Introduction of DA:O

As any college student knows, it’s very hard to come up with a good introduction, and oftentimes they tend to fall flat.  Video games are no different.  Some games, however, manage to set up the introduction in an engaging and interesting manner.  One game that manages to effectively create an introduction for the rest of the events in the game, is Dragon Age: Origins.

Image Courtesy of Steam

Dragon Age’s introduction is unique in that it occurs in two parts.  Part one is dependent on the customization of the player character.  Three of the four major points that really alter the first part of the introduction are Gender, Race, and Class, and the final point is Origin, which is dependent on Race and Class.

The Origin you pick will determine how people treat you and will introduce a handful of different, unique events exclusive to that Origin.  There are a handful of common threads between all the origins.  You start off in your normal life doing normal things, and at some point, you learn that there is something off.  You are introduced to Duncan, a grey warden on a recruiting mission; after meeting him, you eventually must deal with whatever’s gone off.  Whatever it was forces you to join Duncan’s wardens, regardless of what choices you make.

Thus, begins the second part of the introduction, at a war camp in a crumbling forest fortress.  You’re introduced immediately to the King of Ferelden, who through dialogue with you and Duncan reveals the conflict with the ‘Archdemon.’  After the conversation, you’re allowed to explore the camp on your own.  Most of this part of the game is set-up for the Joining ritual, which inducts you into the Grey Wardens officially.

A majority of this section of the game is spent in the ‘Korcari Wilds’, which is a forest that’s teeming with the horrific darkspawn that the war party is expecting to fight.  Within this part, you’re tasked with rescuing a number of treaties from an abandoned outpost.  You find these treaties in the care of a witch, who gives them up willingly.   After returning from the forest, you join the Grey Wardens.  The only one who survived the process.  Nearly immediately after, you are sent to secure a tower that’s critical to the battle plan.

After a series of unfortunate events, you wake up in the care of the witch in the woods.  After dialogue with her, her mother, and your only surviving companion, you set out towards the town of Lothering, with a new companion in the form of the witch.  Here ends the introduction, although the argument can be made the introduction ends after Lothering.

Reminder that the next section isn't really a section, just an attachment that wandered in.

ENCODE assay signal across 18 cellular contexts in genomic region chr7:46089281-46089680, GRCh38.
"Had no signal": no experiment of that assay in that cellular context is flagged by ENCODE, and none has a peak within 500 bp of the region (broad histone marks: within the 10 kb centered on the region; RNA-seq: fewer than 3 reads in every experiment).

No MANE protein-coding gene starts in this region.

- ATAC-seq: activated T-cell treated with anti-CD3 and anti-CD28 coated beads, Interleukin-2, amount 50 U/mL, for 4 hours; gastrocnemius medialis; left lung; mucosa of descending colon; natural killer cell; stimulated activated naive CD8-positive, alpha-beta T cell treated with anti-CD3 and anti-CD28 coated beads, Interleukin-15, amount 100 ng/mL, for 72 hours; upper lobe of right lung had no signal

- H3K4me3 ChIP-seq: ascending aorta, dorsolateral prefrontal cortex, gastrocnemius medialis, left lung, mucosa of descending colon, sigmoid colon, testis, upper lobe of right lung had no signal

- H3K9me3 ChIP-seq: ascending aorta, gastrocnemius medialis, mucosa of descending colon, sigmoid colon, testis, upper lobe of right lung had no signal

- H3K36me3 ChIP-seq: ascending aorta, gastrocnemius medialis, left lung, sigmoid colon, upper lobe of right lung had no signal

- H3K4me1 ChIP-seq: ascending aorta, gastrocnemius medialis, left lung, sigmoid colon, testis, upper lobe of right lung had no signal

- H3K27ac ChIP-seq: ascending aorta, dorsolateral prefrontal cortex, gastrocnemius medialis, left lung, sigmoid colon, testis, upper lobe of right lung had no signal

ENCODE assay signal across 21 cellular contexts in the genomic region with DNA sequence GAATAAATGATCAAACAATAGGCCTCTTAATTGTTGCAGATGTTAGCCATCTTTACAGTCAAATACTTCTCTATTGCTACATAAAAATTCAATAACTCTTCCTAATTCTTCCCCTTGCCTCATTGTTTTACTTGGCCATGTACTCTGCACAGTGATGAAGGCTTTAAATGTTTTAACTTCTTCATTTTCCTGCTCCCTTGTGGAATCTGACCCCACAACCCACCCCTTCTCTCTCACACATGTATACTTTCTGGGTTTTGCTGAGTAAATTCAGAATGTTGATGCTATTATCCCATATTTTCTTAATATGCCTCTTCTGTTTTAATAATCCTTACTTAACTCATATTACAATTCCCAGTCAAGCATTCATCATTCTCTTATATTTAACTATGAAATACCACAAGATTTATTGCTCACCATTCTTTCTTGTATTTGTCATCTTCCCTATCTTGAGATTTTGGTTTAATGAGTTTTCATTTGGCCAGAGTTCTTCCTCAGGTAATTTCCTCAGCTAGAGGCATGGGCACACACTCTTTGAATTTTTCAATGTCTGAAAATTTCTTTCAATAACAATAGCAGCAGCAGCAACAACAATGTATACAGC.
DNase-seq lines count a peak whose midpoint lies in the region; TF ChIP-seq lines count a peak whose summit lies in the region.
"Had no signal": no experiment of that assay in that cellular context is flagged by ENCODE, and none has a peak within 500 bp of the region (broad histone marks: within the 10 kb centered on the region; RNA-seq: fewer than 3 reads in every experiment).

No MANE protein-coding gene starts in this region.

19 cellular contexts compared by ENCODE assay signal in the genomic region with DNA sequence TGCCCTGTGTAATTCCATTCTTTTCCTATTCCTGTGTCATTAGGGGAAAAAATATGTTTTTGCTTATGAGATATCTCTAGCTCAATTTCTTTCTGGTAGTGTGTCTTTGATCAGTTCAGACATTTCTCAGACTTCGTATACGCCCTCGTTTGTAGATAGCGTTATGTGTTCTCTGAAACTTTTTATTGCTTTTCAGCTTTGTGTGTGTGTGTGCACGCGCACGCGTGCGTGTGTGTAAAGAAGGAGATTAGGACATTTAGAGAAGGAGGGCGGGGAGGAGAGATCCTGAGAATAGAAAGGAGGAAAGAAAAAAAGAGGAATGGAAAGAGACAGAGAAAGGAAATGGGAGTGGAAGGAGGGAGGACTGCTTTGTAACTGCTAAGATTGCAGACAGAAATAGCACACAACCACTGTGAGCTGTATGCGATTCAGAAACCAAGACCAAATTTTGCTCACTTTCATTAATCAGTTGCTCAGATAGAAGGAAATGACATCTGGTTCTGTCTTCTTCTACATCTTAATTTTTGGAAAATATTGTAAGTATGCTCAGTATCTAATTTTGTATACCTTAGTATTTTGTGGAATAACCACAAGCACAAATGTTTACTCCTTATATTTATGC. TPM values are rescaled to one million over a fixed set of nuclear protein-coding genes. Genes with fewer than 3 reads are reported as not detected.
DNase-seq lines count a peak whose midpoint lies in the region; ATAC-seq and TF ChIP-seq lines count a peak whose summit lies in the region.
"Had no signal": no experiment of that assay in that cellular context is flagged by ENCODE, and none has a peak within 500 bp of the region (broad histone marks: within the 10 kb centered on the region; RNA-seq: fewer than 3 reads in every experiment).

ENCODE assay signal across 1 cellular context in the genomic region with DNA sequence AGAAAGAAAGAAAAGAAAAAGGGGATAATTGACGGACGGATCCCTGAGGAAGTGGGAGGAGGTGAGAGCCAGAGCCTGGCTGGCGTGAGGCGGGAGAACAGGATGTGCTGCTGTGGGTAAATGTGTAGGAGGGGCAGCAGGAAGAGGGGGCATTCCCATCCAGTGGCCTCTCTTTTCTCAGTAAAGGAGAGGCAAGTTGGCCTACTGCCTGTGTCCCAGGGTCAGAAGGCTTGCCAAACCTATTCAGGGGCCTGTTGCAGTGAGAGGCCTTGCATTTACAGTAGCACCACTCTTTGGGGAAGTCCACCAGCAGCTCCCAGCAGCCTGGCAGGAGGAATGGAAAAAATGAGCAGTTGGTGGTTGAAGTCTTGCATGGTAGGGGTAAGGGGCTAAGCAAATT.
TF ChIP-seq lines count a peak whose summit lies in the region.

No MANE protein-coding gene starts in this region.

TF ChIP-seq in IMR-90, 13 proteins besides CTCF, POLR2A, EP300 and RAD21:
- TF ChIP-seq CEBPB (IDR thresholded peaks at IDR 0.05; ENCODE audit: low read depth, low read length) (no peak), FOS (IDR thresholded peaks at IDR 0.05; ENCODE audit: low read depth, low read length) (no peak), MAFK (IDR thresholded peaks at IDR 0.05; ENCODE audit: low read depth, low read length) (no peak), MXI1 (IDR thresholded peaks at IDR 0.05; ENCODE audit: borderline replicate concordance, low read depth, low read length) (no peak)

The reason this sets up for the rest of the game so well, is how it introduces you to a good number of goals. By the time you leave the witch’s hut in the Korcari Wilds, you know you must amass an army, where to find candidates for your army, seek out and deal with a traitor, and kill the Archdemon.


4 thoughts on “Introduction of DA:O

  1. One of the things that I think really works about an approach like Dragon Age: Origins is that it mixes more straightforward modes of storytelling with emergent narrative. There’s a lot of structure as well as significant character input. Other Bioware RPGs don’t do this nearly as much, although one could make a case for crafting Shepherd’s backstory in Mass Effect.


    • I whole-heartedly agree. When looking at the Dragon Age world, the player’s choices shape their entire gameplay experience from things as small as conversation and love interest to the fate of the world. While it’s guaranteed that you’re going to kill the Archdemon, how you go about doing it changes the world. Mass Effect, however, even the later games, don’t seem to affect the world quite as much. Sure, the choices you make in 1 and 2 can give you a few bonuses in 3, but other than game difficulty there’s not much that changes based on what you decide to do.
      And I can’t remember KoTOR 1 or 2 well enough to comment on them.


  2. After playing the game, I’m impressed with how well you summarized the entire beginning. I do disagree about the intro ending after the encounter with Morrigan and Flemeth. I’d argue that the hero meeting Duncan ends the intro. We’ve seen the hero in their ordinary world, and they had their inciting incident (ex. encounter the mirror and being infected in the Dalish Elf origin). Meeting Duncan ends their intro because we’ve now met the hero and seen their life before the incident that sends them on their great quest. Even though they meet others who introduce them to new goals, it’s Duncan’s intervention that marks the end of the introduction to the character and world for the player. I can see your points on a part one of introduction and part two of introduction, but I believe Duncan’s arrival is the first plot point that transitions the game into act II.


    • I would have to disagree. To me, the origin story simply sets the stage for your involvement in the events at ostagar. If you removed the origin entirely, then you would still have a full game. I feel the Origin is meant to give the player an attachment to their character rather than actually introduce the plot. Take into consideration the fact that you have no idea why Duncan is recruiting until you arrive at Ostagar, or what the Archdemon is. I believe the transition to the other world is post-Joining.


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